The Cable

Clinton holds out hope Syria’s government will reform

The difference between the situations in Syria and Libya is that the Syrian government might still come around and pursue a reform agenda, Secretary of State Hillary Clinton said Friday.

In an interview with Lucia Annunziata of  Italy's "In Mezz'Ora" in Rome, Clinton was asked whether the United States was applying a double standard when dealing with Libyan leader Col. Muammar al-Qaddafi and other Arab dictators who are killing their citizens, such as Syrian President Bashar al-Assad.

Clinton explained that she still held out hope that the Syrian government would institute reforms that could satisfy the demands of protesters and end the government-sponsored violence against civilians. There was no hope for that outcome in Libya, she said.

"There are deep concerns about what is going on inside Syria, and we are pushing hard for the government of Syria to live up to its own stated commitment to reforms," she said. "What I do know is that they have an opportunity still to bring about a reform agenda. Nobody believed Qaddafi would do that. People do believe there is a possible path forward with Syria. So we're going to continue joining with all of our allies to keep pressing very hard on that."

Clinton argued that the United States and its international partners have acted aggressively in the case of Syria, but admitted that acting against the Assad regime is more complicated, in many ways, than organizing action against the Libya regime.

Clinton was also asked how long she thought the war in Libya would last.

"Well, I think everyone, including, of course, the United States, is working urgently to try to bring about a political solution," she responded. "The obstacle is Col. Qaddafi."

Clinton insisted Qaddafi's death was not part of NATO's mission in Libya, although she noted he might be killed if he was in the wrong place at the wrong time.

"The objective is to protect civilians. But there are legitimate targets, like the command-and-control bunkers and facilities that we know he and his family control," Clinton said. "This is a conflict and he could become a victim of the very violence that he initiated."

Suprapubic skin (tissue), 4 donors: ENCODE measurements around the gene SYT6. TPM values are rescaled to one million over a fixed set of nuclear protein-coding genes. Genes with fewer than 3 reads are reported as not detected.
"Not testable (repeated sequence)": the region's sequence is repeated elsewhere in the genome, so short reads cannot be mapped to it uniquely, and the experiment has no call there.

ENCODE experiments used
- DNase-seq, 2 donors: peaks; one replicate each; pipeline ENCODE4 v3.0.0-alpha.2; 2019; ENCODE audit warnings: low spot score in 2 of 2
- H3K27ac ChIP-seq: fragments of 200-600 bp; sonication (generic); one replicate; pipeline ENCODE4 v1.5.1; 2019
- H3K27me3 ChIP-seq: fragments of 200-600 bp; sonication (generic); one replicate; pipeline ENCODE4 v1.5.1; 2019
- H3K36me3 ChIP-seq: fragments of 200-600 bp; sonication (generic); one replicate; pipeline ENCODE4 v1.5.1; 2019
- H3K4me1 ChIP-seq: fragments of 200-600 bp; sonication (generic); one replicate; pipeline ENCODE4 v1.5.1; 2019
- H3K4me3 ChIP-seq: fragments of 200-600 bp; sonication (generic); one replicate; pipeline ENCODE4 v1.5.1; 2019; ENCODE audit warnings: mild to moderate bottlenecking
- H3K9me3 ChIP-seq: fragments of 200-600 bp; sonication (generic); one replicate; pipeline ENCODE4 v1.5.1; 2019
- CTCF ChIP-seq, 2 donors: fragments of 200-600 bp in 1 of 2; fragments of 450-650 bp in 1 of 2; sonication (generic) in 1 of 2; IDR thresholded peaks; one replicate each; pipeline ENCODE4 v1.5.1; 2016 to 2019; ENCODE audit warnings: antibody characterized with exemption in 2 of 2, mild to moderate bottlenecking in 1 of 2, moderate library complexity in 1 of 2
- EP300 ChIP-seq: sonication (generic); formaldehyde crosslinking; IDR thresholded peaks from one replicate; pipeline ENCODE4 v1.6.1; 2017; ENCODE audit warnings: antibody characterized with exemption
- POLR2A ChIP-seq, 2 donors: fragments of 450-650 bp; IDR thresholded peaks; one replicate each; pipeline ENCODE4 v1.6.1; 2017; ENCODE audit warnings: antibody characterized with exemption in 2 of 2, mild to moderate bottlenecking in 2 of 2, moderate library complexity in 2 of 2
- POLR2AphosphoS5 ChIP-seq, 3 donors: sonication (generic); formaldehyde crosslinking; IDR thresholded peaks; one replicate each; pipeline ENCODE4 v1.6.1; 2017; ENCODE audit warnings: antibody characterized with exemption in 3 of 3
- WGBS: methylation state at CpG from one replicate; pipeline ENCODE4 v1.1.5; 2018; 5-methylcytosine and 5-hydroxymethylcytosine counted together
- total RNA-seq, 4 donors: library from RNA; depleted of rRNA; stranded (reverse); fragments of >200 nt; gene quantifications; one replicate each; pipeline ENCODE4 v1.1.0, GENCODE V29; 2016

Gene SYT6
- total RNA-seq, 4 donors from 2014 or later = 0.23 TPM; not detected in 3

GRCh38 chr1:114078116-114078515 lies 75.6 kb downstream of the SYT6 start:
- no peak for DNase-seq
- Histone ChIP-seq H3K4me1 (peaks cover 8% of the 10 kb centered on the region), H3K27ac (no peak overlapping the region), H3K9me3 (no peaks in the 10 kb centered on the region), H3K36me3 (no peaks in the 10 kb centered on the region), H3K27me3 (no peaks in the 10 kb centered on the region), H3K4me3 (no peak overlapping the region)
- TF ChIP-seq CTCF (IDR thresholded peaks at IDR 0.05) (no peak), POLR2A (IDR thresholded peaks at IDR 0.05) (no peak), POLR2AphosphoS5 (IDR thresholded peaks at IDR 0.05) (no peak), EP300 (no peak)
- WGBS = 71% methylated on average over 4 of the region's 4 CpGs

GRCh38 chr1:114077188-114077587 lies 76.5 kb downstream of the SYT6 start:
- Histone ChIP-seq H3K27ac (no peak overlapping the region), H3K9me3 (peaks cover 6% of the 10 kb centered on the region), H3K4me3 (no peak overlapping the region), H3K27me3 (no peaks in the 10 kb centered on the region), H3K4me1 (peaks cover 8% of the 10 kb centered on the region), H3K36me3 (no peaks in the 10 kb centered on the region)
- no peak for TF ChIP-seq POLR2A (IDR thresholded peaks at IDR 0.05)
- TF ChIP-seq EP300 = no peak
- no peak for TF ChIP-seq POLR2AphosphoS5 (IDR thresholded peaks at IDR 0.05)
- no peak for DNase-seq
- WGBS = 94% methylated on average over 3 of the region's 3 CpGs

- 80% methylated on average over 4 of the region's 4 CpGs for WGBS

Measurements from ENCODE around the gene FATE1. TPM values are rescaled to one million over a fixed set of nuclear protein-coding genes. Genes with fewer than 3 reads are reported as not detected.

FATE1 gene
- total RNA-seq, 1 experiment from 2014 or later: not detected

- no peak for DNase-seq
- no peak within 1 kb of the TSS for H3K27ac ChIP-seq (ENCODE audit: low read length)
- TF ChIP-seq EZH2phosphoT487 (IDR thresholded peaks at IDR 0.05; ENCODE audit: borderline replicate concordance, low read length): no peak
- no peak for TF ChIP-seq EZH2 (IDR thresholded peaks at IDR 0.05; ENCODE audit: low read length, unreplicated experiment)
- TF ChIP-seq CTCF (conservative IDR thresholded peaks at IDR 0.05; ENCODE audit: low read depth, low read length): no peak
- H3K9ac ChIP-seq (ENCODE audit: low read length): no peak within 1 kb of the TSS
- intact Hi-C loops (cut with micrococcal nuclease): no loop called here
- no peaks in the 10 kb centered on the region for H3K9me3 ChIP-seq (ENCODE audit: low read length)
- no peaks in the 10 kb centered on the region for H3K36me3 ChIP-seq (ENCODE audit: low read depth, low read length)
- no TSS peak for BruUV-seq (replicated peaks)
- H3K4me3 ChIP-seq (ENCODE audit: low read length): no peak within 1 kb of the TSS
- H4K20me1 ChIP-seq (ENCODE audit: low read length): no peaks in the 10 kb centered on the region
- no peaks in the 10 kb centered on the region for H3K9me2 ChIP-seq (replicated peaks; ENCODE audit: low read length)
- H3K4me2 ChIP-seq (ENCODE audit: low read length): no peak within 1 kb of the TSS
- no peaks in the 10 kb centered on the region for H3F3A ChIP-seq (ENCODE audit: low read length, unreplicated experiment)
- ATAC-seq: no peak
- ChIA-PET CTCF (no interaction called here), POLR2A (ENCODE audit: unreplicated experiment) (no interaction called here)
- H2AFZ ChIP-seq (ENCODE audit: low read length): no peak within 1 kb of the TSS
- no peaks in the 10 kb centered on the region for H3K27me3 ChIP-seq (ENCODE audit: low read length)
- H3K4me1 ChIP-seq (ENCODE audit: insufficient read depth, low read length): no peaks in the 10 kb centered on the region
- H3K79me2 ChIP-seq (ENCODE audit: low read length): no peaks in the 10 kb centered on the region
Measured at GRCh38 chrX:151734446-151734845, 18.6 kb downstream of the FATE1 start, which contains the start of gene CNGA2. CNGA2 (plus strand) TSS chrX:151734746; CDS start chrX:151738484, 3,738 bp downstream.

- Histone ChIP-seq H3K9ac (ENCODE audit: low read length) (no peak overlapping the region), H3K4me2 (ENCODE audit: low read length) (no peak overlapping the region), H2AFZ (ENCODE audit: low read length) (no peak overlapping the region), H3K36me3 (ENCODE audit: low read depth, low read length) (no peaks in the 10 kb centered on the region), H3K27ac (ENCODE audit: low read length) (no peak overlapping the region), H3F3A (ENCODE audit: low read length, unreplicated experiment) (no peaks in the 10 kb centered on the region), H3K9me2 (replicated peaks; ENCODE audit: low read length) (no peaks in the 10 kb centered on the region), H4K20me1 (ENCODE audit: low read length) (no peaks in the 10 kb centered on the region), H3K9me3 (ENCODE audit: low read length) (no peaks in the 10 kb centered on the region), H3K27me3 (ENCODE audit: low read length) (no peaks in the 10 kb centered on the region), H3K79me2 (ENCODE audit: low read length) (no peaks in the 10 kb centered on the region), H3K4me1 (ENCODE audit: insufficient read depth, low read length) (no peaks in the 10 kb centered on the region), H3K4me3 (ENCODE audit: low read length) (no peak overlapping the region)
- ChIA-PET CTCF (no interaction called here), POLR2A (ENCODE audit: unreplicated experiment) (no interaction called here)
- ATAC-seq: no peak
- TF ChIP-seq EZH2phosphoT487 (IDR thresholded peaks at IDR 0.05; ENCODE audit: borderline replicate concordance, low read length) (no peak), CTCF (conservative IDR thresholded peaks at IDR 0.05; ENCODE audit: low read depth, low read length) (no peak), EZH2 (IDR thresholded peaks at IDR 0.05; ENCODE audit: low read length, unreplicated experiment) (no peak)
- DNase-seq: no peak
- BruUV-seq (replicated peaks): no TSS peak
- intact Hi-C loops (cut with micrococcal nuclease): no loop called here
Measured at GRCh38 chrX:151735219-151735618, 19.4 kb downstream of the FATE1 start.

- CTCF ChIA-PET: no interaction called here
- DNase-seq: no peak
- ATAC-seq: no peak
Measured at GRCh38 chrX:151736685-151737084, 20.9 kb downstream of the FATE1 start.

The Cable

Newly released docs show over a decade of U.S. frustration with Pakistan over bin Laden

U.S. officials had been frustrated by Pakistan's refusal to cooperate in the mission to apprehend Osama bin Laden for over 10 years, according to government documents released Thursday by the National Security Archive.

"As the discovery of Osama bin Laden in Abbottabad, Pakistan, raises fresh questions about U.S.-Pakistan relations, newly released documents show that as early as 1998 U.S. officials concluded the Government of Pakistan ‘is not disposed to be especially helpful on the matter of terrorist Usama bin Ladin,'" stated the release on the website of the National Security Archives, which is housed at the George Washington University.

"According to previously secret U.S. documents, Pakistani officials repeatedly refused to act on the Bin Laden problem, despite mounting pressure from American authorities. Instead, in the words of a U.S. Embassy cable, Pakistani sources ‘all took the line that the issue of bin Ladin is a problem the U.S. has with the Taliban, not with Pakistan.'"